As the author I find it hard to define my work, especially something as complex as BlueSuburbia. I don’t think I could describe it better than Brandon Backhaus did in his GetUnderground article. He wrote: “BlueSuburbia is the perfect name for this online maze of poetry and art. Its hallways and trapdoors extend out in a seemingly infinite web of superb animation hovering in that wonderful territory between wicked and beautiful”. The essence of the words is dark, sarcastic, expressive and refreshingly subversive. It sounds like a joke but you can literally get lost while wandering down any one of the site’s exquisitely drawn meandering pathways, where what the next click will bring one can never be certain. To really purposefully follow any series of clicks is to have no idea how to get back to the first screen – in a good way. Every time I go to the site I am drawn in a new direction and have yet to accidentally end up in the same spot. Navigation on the site is done through a series of animated icons that are integrated into the backdrops so seamlessly that it often takes a second to figure out where to go next. Sometimes there are several possibilities – from a book against a wall, a scroll curled up on an end table, or a poem drifting across the screen propelled by some ethereal mist. Distant flowers lead to intricate close-ups and secret passageways; rat traps swirl into demented poetic offerings. Don’t be surprised if you end up tripping on some sort of psychedelic whirling sculpture or marveling at the sickly detailed backgrounds. And the next poem is always a surprise, in composition, theme and presentation. The childish, magical feel is the sites most wondergul quality. It literally sucks you in. The artwork and animation leaves one altogether breathless and curious for what comes next. It has a feel of being from the other side of the looking glass. It gives you the nagging sensation that the rabbit hole is never far off. The Alice in Wonderland quality is mixed with a dark Burtonesque approach to the strangeness of normal life. It’s like as if the white rabbit had appeared to, rather than a 19th century little girl, Edward Scissorhands. Toss in a little mindfuck straight from the Matrix, where babies are plugged into a pumping syringe that endlessly injects the facades of society into its brain – and you have successfully described the sunny cul-de-sacs of BlueSuburbia. While the artwork is great, the various mediums in which it is presented adds a great deal to the fun. You never know if one’s click will be greeted by a vast new landscape, a series of light animations that end in poetry, a poem itself or a fully animated cartoon like “When Johnny Comes Marching Home.” I won’t spoil any of the locations. You have to go wander around and find them yourself. The poems’ topics range from corrupted educational systems, intense alienation and systemic power structures to good old teen angst. The poem’s hard line antiestablishment sentiment is the only commonality.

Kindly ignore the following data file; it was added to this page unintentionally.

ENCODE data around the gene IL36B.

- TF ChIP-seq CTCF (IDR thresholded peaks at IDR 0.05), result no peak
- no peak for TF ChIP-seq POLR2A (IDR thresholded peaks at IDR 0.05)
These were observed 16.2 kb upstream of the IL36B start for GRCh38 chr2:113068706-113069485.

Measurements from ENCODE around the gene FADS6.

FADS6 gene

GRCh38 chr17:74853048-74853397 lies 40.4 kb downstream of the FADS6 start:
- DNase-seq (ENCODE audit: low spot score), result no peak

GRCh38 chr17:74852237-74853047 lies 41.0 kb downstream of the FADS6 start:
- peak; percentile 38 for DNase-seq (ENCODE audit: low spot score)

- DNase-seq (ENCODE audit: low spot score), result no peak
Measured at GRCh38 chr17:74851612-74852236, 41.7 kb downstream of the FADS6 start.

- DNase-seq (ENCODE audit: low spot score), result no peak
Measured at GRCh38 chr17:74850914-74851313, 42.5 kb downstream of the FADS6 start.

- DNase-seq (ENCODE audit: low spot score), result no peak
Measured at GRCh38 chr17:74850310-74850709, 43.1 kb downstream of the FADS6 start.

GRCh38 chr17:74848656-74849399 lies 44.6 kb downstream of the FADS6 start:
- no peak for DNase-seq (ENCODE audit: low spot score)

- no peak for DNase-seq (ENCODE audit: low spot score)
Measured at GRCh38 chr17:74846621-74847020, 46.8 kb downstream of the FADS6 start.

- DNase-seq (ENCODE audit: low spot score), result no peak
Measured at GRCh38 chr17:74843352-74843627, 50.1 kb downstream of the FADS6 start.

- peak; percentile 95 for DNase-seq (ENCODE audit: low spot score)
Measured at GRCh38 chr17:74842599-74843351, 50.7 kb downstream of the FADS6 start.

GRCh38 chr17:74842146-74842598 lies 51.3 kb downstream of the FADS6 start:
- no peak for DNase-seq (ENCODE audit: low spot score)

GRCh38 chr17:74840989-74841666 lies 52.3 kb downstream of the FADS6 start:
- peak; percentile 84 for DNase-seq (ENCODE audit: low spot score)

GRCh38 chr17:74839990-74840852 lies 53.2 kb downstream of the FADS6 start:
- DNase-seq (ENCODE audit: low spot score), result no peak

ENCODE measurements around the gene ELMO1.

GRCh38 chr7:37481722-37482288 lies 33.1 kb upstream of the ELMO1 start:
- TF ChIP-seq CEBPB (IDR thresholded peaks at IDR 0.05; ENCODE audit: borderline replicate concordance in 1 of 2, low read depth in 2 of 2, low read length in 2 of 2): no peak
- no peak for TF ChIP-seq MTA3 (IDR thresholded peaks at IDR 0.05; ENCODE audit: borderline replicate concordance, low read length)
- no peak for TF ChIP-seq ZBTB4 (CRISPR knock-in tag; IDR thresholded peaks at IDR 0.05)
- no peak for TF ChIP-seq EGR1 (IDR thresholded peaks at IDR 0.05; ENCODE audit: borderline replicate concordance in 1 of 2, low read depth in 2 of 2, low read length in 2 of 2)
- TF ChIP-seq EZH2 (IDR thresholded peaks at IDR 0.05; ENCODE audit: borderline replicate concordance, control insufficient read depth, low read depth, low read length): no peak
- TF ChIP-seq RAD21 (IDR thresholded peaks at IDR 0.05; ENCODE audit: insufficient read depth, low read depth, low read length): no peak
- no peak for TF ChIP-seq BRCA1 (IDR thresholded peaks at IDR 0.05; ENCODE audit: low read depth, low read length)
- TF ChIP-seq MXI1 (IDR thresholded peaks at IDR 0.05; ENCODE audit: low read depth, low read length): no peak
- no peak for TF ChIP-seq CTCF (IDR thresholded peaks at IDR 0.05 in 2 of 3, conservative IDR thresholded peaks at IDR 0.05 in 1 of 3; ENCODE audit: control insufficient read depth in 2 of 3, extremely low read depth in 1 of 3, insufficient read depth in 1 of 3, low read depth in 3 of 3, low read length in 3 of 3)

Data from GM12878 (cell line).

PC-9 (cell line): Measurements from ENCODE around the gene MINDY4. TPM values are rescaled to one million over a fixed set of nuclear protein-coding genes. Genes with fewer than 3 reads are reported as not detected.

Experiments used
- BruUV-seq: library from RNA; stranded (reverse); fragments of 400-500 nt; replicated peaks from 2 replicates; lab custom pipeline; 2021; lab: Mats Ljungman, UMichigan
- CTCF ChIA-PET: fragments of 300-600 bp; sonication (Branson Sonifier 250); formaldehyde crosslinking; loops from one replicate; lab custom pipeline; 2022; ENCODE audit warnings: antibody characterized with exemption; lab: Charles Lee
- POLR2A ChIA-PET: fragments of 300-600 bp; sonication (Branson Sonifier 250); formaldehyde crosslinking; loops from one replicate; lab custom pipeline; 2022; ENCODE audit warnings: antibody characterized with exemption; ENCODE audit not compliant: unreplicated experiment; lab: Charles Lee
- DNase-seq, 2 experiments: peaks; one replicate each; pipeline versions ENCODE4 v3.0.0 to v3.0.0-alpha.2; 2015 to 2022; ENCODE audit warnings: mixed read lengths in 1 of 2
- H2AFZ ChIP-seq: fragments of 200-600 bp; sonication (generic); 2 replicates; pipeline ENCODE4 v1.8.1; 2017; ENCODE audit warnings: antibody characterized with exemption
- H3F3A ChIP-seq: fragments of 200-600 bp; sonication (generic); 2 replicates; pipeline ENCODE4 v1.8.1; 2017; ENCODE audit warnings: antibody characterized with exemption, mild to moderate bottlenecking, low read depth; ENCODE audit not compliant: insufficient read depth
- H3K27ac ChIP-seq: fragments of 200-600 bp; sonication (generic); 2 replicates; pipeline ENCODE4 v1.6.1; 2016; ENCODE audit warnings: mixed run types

Nathalie Lawhead is a poet, writer, designer, animator, photographer, sculptor, and classical artist, liberally mixing these creative outlets into her on-line work. She currently operates as a freelancer, and senior designer for the infamous web design team codenamed AlienMelon. Nathalie’s work includes oddities such as BlueSuburbia.com, a poetically twisted interactive vector animation featuring her poems, the HaikuForge.com, a collection of 21st century Haiga, and NathalieLawhead.com a seizure inducing visual Flash blog. She is one of the authors of New Masters of Flash Volume 3 by Friends of Ed.